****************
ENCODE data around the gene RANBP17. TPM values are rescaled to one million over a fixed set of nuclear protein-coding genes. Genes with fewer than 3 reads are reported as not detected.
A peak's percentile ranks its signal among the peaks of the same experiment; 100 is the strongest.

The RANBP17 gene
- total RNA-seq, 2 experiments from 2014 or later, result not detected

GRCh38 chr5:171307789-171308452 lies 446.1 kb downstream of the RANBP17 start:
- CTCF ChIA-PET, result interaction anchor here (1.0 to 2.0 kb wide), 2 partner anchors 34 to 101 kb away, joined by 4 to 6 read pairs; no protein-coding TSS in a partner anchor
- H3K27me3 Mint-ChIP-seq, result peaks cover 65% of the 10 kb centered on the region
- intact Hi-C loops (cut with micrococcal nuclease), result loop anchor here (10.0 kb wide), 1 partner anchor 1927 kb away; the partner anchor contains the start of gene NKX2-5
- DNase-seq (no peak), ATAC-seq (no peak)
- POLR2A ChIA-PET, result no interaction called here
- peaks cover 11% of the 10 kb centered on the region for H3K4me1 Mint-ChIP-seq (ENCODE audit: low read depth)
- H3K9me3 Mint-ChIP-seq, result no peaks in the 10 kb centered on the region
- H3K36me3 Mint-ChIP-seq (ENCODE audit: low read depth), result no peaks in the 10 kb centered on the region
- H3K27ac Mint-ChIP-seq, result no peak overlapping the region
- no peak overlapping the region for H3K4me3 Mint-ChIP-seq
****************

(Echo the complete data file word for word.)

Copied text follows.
ENCODE data around the gene RANBP17. TPM values are rescaled to one million over a fixed set of nuclear protein-coding genes. Genes with fewer than 3 reads are reported as not detected.
A peak's percentile ranks its signal among the peaks of the same experiment; 100 is the strongest.

The RANBP17 gene
- total RNA-seq, 2 experiments from 2014 or later, result not detected

GRCh38 chr5:171307789-171308452 lies 446.1 kb downstream of the RANBP17 start:
- CTCF ChIA-PET, result interaction anchor here (1.0 to 2.0 kb wide), 2 partner anchors 34 to 101 kb away, joined by 4 to 6 read pairs; no protein-coding TSS in a partner anchor
- H3K27me3 Mint-ChIP-seq, result peaks cover 65% of the 10 kb centered on the region
- intact Hi-C loops (cut with micrococcal nuclease), result loop anchor here (10.0 kb wide), 1 partner anchor 1927 kb away; the partner anchor contains the start of gene NKX2-5
- DNase-seq (no peak), ATAC-seq (no peak)
- POLR2A ChIA-PET, result no interaction called here
- peaks cover 11% of the 10 kb centered on the region for H3K4me1 Mint-ChIP-seq (ENCODE audit: low read depth)
- H3K9me3 Mint-ChIP-seq, result no peaks in the 10 kb centered on the region
- H3K36me3 Mint-ChIP-seq (ENCODE audit: low read depth), result no peaks in the 10 kb centered on the region
- H3K27ac Mint-ChIP-seq, result no peak overlapping the region
- no peak overlapping the region for H3K4me3 Mint-ChIP-seq